"When companies demonstrate or take action to be more customer-focused, there's a definite financial link to success and profitability," said Michael DeSanto, VP-marketing communications at Indianapolis-based Walker. "By creating value for your customers, you are running a business that ultimately creates value for your shareholders."
"Loyalty leaders" in the report were Cisco Systems, Dell Computer, EMC, Hewlett-Packard Co., IBM Corp., Microsoft Corp., Network Appliance, Oracle and SAP.
But the study also found that fewer than half of all customers described themselves as truly loyal, suggesting ample room for improvement in customer relations. According to the report, 44% of customers are truly loyal to vendors, defined as customers who both plan and want to maintain their vendor relationship. This was a decrease from 47% who described themselves as truly loyal customers when Walker conducted an earlier IT vendor loyalty study in 2002.
Other findings from the study: Close to a third of customers (30%) feel "trapped," which Walker defined as "likely to continue to do business with the company but not pleased with the relationship"; about a quarter (23%) are "high risk," meaning they are unhappy and have little intention of continuing their relationship with the vendor.
Room for improvement
"The opportunity exists for companies to improve their customer relationships," DeSanto said. "If companies begin to put more focus and resources on improving product quality, building their brands and providing top quality service, then they can begin to chip away at the leaders and improve their relationship with customers" and expand their customer base, he said.
"When you're a loyalty leader, customers are more willing to purchase more, more willing to recommend you and less eager to look hard at competitors," he said.
The sector with the fewest customers who said they felt trapped was IT services; the sector with the most truly loyal customers and fewest high risk customers was computer software.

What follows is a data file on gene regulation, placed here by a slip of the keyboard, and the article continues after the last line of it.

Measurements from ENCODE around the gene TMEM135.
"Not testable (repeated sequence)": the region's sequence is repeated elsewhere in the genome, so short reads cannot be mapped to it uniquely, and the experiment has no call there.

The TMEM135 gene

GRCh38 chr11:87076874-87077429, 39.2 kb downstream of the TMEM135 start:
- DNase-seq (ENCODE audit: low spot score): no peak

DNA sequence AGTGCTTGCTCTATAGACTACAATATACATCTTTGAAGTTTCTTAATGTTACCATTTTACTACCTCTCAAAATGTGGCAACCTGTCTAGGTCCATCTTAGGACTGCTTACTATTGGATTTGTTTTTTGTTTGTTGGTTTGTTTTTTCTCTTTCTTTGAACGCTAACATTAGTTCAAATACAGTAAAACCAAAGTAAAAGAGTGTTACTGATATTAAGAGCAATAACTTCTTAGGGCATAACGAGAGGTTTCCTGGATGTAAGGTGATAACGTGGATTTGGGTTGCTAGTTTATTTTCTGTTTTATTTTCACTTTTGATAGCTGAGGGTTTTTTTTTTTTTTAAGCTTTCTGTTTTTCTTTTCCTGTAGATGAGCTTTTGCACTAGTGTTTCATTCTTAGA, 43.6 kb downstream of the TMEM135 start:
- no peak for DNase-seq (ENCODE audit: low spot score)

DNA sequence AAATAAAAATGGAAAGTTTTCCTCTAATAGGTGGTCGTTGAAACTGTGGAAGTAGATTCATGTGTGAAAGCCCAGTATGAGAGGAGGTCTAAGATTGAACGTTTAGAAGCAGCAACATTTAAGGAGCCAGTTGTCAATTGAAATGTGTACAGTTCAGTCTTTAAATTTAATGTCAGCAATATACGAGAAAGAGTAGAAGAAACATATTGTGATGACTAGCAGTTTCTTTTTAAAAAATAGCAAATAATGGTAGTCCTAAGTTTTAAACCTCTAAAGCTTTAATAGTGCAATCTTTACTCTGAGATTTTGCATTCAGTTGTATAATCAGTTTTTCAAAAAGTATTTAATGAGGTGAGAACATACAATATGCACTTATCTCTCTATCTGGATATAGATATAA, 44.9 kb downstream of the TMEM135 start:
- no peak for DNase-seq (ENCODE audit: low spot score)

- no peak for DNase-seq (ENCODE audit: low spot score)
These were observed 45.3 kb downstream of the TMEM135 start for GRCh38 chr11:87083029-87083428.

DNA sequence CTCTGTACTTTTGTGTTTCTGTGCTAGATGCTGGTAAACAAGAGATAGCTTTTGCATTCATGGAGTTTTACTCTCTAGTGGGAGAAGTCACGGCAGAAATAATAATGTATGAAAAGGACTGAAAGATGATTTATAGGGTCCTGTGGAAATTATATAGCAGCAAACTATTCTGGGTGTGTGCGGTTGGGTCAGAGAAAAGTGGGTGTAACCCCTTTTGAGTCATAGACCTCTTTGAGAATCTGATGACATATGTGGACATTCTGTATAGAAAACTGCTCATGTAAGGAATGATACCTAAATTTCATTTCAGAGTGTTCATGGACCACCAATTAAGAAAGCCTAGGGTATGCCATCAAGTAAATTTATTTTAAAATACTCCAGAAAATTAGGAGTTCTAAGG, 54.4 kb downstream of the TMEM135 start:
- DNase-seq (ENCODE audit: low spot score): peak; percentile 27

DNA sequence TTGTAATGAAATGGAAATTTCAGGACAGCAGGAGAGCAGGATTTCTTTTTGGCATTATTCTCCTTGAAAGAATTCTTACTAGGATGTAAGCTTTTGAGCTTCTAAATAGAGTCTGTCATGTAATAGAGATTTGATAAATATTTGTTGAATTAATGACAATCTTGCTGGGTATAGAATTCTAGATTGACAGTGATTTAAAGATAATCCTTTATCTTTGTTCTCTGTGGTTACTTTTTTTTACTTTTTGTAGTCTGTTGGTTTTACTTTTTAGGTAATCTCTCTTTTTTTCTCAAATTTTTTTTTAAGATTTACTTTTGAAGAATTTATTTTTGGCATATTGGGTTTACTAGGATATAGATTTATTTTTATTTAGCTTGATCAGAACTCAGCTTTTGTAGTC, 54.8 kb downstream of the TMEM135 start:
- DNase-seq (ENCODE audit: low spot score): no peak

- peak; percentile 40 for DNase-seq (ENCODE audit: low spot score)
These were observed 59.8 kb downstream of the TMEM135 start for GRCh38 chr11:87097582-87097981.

The study also revealed that satisfaction does not necessarily equal loyalty. Eighty-four percent of those surveyed this year claimed to be satisfied with their companies, but the number of customers truly loyal to their IT suppliers dropped to 44%, down three percentage points from the 2002 study.
"The fact that companies might continue to use customer satisfaction as a metric to gauge performance is an incomplete measure," DeSanto said.
An industry consultant agreed. "There are companies I'm loyal to, and there are companies I'm satisfied with," said M.H. "Mac" McIntosh, president of Mac McIntosh Inc., a b-to-b sales and marketing consultancy. "Loyalty," he added, "is more of a cumulative effect than a one-time transaction."
The Walker study looked at five IT sectors: computer software, IT services, networking equipment, servers and workstations, and storage systems. The September study was a follow-up to the 2002 "Walker Loyalty Report for Information Technology." Surveys were conducted in March and July; 13,100 brand evaluations were completed by 4,877 respondents.
Loyalty by the numbers
Here's a look at how Walker Information defines levels of loyalty, along with the percentage of IT execs who view themselves as such.
Truly Loyal: both plan and want to maintain the relationship (44%).
Accessible: may not continue doing business with the supplier despite being pleased with relationship (3%).
Trapped: commitment to the organization is weak, but likelihood to continue doing business is strong (30%).
High Risk: weak commitment and low intentions to continue the relationship (23%).
Source: Walker Information, 2004